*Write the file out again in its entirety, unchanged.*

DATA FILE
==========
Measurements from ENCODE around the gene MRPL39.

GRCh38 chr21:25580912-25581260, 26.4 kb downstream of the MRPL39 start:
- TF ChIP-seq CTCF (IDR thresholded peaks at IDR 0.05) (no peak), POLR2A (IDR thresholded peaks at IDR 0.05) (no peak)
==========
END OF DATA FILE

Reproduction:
Measurements from ENCODE around the gene MRPL39.

GRCh38 chr21:25580912-25581260, 26.4 kb downstream of the MRPL39 start:
- TF ChIP-seq CTCF (IDR thresholded peaks at IDR 0.05) (no peak), POLR2A (IDR thresholded peaks at IDR 0.05) (no peak)